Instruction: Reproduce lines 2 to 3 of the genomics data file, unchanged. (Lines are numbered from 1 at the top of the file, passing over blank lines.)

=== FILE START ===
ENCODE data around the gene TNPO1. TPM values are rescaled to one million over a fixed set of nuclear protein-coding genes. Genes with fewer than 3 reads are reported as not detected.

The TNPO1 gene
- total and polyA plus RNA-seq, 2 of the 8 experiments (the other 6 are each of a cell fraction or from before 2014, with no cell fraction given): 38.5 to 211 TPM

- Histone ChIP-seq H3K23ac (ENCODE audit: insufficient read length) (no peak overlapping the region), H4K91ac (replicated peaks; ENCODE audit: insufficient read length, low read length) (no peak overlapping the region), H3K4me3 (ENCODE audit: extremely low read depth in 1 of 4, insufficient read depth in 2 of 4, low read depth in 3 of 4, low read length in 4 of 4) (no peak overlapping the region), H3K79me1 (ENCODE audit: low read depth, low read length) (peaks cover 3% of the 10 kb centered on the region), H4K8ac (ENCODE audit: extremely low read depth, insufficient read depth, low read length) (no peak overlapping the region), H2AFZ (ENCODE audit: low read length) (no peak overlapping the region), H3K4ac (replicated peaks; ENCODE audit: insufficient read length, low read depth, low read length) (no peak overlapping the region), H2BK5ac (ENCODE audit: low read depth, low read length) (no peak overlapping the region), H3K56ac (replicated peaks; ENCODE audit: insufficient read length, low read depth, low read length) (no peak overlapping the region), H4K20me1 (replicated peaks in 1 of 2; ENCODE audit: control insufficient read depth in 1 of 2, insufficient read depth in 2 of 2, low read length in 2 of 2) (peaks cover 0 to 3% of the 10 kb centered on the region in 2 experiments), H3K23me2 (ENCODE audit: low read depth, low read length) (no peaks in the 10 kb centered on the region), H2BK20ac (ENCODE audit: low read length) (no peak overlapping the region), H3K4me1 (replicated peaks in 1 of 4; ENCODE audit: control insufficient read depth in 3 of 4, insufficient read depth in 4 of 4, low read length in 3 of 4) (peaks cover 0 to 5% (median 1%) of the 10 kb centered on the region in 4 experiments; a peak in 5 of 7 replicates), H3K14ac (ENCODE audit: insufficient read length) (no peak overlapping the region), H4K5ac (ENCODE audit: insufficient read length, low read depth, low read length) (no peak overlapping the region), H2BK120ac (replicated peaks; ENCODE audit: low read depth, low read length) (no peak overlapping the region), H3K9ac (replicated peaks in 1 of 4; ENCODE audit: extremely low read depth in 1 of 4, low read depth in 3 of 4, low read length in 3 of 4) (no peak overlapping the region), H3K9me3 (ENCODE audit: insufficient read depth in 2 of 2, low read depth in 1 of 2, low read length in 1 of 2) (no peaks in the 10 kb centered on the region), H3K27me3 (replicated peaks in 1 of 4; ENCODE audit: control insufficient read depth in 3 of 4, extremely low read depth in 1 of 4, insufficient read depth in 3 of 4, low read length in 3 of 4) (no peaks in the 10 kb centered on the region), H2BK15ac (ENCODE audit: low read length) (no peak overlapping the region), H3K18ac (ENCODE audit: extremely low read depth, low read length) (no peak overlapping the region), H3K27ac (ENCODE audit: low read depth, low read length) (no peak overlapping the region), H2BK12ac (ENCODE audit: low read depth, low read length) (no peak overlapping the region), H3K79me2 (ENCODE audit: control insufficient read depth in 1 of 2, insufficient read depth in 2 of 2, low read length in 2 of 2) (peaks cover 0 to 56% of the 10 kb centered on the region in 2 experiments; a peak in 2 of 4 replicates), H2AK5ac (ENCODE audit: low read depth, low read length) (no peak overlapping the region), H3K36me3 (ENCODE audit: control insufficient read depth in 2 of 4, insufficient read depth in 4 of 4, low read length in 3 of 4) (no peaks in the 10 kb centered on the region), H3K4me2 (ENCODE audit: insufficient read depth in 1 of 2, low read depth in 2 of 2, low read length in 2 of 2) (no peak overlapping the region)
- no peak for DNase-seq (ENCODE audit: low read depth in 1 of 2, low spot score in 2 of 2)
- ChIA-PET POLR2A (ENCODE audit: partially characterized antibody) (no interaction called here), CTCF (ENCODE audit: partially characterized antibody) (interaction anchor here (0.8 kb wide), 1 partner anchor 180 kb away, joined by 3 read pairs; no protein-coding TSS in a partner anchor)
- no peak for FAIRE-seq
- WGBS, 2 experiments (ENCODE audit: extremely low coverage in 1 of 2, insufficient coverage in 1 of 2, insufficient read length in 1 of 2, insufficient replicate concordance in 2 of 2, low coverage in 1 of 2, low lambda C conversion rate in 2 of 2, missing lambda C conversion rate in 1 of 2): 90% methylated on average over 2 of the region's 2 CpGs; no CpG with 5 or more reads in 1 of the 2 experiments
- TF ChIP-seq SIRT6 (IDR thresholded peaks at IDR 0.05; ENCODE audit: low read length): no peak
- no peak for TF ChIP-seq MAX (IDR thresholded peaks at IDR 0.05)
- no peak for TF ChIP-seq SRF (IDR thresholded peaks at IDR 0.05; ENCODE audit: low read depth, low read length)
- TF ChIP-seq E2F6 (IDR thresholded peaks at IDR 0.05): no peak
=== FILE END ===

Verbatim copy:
The TNPO1 gene
- total and polyA plus RNA-seq, 2 of the 8 experiments (the other 6 are each of a cell fraction or from before 2014, with no cell fraction given): 38.5 to 211 TPM